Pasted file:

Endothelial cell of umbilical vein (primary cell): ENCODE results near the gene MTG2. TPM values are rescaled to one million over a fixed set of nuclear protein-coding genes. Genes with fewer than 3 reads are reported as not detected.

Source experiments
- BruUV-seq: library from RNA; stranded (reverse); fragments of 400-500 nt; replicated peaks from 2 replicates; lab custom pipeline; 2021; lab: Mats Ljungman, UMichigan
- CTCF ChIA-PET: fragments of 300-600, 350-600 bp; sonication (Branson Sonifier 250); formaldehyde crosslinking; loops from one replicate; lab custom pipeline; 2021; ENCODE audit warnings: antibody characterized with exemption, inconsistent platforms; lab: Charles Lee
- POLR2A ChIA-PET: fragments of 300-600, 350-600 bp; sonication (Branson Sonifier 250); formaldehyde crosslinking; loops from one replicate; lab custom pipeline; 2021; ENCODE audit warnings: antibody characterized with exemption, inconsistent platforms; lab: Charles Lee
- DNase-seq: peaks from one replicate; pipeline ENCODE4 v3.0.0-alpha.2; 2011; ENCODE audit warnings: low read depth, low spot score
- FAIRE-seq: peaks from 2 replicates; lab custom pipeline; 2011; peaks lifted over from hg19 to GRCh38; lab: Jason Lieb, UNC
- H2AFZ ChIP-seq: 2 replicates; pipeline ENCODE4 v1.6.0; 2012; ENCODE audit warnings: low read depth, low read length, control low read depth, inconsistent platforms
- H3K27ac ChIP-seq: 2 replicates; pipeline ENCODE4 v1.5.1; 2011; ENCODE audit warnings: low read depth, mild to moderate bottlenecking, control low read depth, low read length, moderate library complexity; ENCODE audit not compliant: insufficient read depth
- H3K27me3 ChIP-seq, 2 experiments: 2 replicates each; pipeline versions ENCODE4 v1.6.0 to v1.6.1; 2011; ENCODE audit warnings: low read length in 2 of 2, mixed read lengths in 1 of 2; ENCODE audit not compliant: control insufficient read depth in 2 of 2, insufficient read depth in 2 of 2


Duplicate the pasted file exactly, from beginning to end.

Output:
Endothelial cell of umbilical vein (primary cell): ENCODE results near the gene MTG2. TPM values are rescaled to one million over a fixed set of nuclear protein-coding genes. Genes with fewer than 3 reads are reported as not detected.

Source experiments
- BruUV-seq: library from RNA; stranded (reverse); fragments of 400-500 nt; replicated peaks from 2 replicates; lab custom pipeline; 2021; lab: Mats Ljungman, UMichigan
- CTCF ChIA-PET: fragments of 300-600, 350-600 bp; sonication (Branson Sonifier 250); formaldehyde crosslinking; loops from one replicate; lab custom pipeline; 2021; ENCODE audit warnings: antibody characterized with exemption, inconsistent platforms; lab: Charles Lee
- POLR2A ChIA-PET: fragments of 300-600, 350-600 bp; sonication (Branson Sonifier 250); formaldehyde crosslinking; loops from one replicate; lab custom pipeline; 2021; ENCODE audit warnings: antibody characterized with exemption, inconsistent platforms; lab: Charles Lee
- DNase-seq: peaks from one replicate; pipeline ENCODE4 v3.0.0-alpha.2; 2011; ENCODE audit warnings: low read depth, low spot score
- FAIRE-seq: peaks from 2 replicates; lab custom pipeline; 2011; peaks lifted over from hg19 to GRCh38; lab: Jason Lieb, UNC
- H2AFZ ChIP-seq: 2 replicates; pipeline ENCODE4 v1.6.0; 2012; ENCODE audit warnings: low read depth, low read length, control low read depth, inconsistent platforms
- H3K27ac ChIP-seq: 2 replicates; pipeline ENCODE4 v1.5.1; 2011; ENCODE audit warnings: low read depth, mild to moderate bottlenecking, control low read depth, low read length, moderate library complexity; ENCODE audit not compliant: insufficient read depth
- H3K27me3 ChIP-seq, 2 experiments: 2 replicates each; pipeline versions ENCODE4 v1.6.0 to v1.6.1; 2011; ENCODE audit warnings: low read length in 2 of 2, mixed read lengths in 1 of 2; ENCODE audit not compliant: control insufficient read depth in 2 of 2, insufficient read depth in 2 of 2